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Outdoor winter training: Snowshoe running

Snowshoeing really fits the bill - it allows you the opportunity to get outdoors and away from the dreaded treadmill

Hundreds of years ago, fur traders used snowshoes to navigate across the frozen tundra. Fast forward to the 2000s, and we find thousands of people in snow-bound countries strapping on snowshoes as a way to get outside and get some exercise in winter.

Snowshoeing really fits the bill – it allows you the opportunity to get outdoors and away from the dreaded treadmill.

Running on snowshoes is slower and requires considerably more effort than a regular run. A 40-minute run on snowshoes over snow-covered trails feels like a hard hour run. You work a lot harder and you are going quite a bit slower. When running in snowshoes you have to pick up your feet more and run with a wider stride to avoid tripping. You may find that you use your arms a lot more, making for a much more all-around workout.

Getting into snowshoe running involves an investment of about $250 to $300 for a pair of high-tech racing snowshoes and a good pair of trail shoes – preferably with high tops to avoid snow getting down by your ankles. The racing snowshoe is smaller than the walking version, and the binding has been engineered to facilitate running. Wearing clothing made of breathable fabric is advisable because you will sweat a lot from the effort. The equipment can be purchased at most sports stores that carry winter sports gear.

In terms of technique, snowshoeing is pretty simple to learn. Start with walking, then a slow jog, getting the feel of navigating the trail wearing snowshoes. Once you start getting more comfortable, pick up the speed until you are running at a pace you are comfortable with.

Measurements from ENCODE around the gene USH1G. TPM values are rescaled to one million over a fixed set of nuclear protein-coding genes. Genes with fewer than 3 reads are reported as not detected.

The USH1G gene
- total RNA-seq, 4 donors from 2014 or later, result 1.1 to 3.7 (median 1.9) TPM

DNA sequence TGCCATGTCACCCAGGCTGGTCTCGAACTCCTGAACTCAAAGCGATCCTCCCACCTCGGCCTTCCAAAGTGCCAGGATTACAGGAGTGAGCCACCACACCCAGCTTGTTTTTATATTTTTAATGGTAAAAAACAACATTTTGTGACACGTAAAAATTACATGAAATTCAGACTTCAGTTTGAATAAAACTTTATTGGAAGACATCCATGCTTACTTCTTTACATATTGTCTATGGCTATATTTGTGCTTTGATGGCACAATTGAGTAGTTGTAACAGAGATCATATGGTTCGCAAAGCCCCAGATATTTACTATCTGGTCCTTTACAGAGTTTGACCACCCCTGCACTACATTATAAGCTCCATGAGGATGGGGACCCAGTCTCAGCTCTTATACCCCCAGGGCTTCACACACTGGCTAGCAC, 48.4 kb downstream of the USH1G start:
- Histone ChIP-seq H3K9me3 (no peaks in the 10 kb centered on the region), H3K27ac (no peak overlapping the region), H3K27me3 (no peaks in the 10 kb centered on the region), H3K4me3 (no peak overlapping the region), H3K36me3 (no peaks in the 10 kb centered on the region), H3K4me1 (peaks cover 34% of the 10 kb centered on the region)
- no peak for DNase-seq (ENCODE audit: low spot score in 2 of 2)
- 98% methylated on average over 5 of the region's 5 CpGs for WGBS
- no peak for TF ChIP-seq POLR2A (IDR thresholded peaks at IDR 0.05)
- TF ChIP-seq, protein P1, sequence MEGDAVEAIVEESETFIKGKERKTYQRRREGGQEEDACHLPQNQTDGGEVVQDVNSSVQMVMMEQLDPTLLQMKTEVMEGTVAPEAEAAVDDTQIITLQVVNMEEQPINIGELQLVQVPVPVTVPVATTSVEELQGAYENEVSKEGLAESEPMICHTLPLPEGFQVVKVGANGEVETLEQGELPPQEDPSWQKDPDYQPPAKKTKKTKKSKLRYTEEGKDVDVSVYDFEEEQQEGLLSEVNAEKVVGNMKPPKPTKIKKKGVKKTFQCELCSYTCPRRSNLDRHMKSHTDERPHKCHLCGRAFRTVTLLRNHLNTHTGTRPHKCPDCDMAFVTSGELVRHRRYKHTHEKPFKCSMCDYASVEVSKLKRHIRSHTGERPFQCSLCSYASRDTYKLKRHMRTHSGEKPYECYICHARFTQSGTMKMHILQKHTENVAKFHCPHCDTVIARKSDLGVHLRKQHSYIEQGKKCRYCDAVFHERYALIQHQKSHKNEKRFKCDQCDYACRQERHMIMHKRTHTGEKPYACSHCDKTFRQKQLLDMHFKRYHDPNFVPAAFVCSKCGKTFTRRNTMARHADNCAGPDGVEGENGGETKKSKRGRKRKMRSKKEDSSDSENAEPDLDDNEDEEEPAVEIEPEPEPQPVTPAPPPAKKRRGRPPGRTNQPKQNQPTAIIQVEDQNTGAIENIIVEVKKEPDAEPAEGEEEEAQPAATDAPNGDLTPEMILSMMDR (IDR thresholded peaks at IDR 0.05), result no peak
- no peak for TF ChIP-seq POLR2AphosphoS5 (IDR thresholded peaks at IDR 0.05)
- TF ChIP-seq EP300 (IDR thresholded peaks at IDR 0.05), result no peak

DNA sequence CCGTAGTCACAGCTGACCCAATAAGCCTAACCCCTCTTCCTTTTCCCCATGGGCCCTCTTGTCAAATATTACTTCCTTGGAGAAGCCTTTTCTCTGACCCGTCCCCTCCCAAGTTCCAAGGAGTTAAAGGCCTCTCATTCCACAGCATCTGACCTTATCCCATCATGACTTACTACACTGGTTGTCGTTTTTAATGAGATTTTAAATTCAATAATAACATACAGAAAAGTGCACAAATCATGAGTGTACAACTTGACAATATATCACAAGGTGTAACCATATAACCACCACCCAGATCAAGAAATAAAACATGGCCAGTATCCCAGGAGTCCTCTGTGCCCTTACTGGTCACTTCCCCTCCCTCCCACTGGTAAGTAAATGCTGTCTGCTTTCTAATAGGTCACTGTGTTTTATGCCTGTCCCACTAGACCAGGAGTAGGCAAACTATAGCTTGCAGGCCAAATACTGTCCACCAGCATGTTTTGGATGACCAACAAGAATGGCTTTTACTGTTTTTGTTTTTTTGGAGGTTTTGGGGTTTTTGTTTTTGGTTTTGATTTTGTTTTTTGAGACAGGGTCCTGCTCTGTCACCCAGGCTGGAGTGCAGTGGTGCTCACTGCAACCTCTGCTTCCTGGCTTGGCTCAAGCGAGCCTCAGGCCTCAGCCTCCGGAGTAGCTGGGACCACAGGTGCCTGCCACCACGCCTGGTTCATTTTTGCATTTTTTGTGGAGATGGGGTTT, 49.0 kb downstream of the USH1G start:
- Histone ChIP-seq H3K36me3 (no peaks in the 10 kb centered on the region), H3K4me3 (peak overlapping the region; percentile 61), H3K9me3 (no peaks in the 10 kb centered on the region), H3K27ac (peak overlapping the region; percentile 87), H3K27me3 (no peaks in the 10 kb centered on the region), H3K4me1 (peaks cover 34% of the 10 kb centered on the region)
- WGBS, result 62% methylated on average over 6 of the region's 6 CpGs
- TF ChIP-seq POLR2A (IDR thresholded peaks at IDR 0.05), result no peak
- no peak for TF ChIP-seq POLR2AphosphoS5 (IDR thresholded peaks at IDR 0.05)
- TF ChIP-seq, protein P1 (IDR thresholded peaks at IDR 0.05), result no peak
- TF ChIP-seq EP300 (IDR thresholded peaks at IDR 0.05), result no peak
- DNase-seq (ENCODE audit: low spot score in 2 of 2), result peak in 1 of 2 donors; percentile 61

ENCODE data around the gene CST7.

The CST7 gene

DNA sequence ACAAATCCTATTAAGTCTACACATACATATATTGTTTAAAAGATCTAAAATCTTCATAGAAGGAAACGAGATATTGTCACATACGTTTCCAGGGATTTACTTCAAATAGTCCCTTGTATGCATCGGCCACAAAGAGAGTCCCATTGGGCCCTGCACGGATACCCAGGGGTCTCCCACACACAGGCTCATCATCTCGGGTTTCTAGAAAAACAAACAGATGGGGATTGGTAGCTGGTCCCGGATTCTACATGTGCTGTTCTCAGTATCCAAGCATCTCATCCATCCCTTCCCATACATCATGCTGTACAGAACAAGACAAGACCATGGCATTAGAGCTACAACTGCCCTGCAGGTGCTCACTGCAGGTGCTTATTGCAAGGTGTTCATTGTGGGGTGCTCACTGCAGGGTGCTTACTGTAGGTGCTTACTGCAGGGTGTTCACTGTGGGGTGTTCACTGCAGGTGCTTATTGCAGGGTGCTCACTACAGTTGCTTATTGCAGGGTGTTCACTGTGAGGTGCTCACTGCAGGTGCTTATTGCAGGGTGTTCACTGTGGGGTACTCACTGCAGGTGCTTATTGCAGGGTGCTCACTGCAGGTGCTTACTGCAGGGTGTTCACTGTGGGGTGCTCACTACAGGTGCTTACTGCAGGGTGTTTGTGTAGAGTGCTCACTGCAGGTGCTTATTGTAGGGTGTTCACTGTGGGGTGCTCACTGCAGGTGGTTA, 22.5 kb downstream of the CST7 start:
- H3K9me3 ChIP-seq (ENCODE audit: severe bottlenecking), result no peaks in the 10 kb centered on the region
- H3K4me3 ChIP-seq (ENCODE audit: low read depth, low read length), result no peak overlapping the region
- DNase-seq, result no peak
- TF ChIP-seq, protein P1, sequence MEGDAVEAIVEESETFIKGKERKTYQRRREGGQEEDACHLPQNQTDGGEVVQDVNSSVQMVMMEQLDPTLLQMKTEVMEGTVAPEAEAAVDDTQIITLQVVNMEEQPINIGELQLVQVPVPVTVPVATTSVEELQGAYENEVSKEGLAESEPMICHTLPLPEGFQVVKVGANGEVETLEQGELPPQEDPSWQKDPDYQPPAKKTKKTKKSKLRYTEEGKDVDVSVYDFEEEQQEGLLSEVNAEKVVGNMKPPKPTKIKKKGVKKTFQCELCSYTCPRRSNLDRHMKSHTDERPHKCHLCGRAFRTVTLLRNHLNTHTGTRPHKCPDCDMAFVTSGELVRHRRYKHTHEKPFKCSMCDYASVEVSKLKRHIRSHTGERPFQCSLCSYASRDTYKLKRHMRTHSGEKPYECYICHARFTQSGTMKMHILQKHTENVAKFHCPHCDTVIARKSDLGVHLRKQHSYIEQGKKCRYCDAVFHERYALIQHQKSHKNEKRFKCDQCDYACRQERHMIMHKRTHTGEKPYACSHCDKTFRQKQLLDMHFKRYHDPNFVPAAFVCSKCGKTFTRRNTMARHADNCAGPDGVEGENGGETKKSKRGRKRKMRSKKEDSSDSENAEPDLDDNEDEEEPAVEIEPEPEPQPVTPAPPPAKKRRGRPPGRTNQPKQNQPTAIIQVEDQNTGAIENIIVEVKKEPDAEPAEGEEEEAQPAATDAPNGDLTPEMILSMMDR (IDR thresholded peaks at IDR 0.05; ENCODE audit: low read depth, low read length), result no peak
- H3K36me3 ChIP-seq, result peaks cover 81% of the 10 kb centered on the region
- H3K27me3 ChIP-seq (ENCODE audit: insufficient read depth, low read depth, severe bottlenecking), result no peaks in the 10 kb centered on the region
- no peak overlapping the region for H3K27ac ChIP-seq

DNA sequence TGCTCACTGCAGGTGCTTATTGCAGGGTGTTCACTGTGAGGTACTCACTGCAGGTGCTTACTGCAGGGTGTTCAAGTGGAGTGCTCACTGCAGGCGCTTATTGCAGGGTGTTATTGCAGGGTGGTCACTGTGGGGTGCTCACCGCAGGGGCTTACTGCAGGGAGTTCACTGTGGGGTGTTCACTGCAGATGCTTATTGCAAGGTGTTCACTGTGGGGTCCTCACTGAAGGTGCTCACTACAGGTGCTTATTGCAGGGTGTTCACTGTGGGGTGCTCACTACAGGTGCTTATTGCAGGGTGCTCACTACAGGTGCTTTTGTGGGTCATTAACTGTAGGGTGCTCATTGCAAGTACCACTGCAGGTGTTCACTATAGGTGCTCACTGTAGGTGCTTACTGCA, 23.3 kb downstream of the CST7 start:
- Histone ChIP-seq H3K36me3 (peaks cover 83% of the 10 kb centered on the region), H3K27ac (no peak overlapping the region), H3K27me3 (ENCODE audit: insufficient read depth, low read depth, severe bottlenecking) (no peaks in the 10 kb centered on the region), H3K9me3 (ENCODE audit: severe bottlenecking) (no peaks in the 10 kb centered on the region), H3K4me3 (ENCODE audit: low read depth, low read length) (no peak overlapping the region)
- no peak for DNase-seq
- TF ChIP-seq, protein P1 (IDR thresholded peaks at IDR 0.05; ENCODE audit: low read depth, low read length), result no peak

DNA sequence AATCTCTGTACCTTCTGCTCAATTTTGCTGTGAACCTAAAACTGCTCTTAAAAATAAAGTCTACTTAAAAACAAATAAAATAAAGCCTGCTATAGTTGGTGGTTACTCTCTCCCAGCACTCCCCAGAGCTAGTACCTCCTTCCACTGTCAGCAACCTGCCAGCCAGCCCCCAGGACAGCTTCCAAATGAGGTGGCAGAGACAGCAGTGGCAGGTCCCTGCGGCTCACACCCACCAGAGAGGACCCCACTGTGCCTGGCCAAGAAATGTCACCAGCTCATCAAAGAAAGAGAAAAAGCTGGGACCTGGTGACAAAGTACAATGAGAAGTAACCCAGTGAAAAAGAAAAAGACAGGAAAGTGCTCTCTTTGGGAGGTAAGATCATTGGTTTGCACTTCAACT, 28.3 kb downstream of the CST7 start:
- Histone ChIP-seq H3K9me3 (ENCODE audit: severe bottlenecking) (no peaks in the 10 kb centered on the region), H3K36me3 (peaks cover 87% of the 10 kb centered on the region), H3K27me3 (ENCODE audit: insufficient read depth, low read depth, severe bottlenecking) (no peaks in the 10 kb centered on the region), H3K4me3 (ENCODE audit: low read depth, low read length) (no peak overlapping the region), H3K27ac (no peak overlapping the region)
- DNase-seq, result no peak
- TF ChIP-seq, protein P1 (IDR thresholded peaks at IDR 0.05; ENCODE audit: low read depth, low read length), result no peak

Finding a place to snowshoe is not that difficult. Most of the Nordic and downhill ski centres across the county have built snowshoe trails on their property and maintain them. In addition, most of the municipal, provincial and national parks have made provisions for snowshoe trails.

Ariane Carrier leads the early stages of the snowshoe race.

Snowshoe Canada hosts races throughout Ontario, Quebec and British Columbia, from January to March.

Snowshoe Canada sanction the Ontario Cup series, which begins on Saturday, Jan. 26th, in Haliburton. They also sanction the Gatineau Loppet Snowshoe Race (Feb. 17th) and the Quebec Provincial Championships (Feb. 9th). The Canadian Snowshoe Championships and Ontario Cup Grand Final (Feb. 17th) will be hosted at Craigleith Ski Club, a two-hour drive from Toronto.